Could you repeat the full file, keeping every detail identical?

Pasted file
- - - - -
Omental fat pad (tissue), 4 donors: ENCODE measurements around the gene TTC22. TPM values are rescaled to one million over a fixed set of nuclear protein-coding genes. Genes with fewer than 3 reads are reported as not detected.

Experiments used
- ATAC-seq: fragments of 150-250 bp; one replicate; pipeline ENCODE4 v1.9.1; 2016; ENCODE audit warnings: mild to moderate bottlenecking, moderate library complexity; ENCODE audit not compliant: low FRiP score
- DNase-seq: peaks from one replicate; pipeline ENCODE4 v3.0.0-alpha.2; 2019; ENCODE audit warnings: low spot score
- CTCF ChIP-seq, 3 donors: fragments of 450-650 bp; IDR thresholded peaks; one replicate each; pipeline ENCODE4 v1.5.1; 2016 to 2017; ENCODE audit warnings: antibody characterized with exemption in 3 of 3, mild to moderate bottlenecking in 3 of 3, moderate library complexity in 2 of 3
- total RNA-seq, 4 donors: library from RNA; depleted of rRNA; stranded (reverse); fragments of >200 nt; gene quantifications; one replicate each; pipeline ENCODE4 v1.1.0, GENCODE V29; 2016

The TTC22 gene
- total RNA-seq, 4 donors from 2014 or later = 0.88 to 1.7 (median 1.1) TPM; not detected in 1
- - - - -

Omental fat pad (tissue), 4 donors: ENCODE measurements around the gene TTC22. TPM values are rescaled to one million over a fixed set of nuclear protein-coding genes. Genes with fewer than 3 reads are reported as not detected.

Experiments used
- ATAC-seq: fragments of 150-250 bp; one replicate; pipeline ENCODE4 v1.9.1; 2016; ENCODE audit warnings: mild to moderate bottlenecking, moderate library complexity; ENCODE audit not compliant: low FRiP score
- DNase-seq: peaks from one replicate; pipeline ENCODE4 v3.0.0-alpha.2; 2019; ENCODE audit warnings: low spot score
- CTCF ChIP-seq, 3 donors: fragments of 450-650 bp; IDR thresholded peaks; one replicate each; pipeline ENCODE4 v1.5.1; 2016 to 2017; ENCODE audit warnings: antibody characterized with exemption in 3 of 3, mild to moderate bottlenecking in 3 of 3, moderate library complexity in 2 of 3
- total RNA-seq, 4 donors: library from RNA; depleted of rRNA; stranded (reverse); fragments of >200 nt; gene quantifications; one replicate each; pipeline ENCODE4 v1.1.0, GENCODE V29; 2016

The TTC22 gene
- total RNA-seq, 4 donors from 2014 or later = 0.88 to 1.7 (median 1.1) TPM; not detected in 1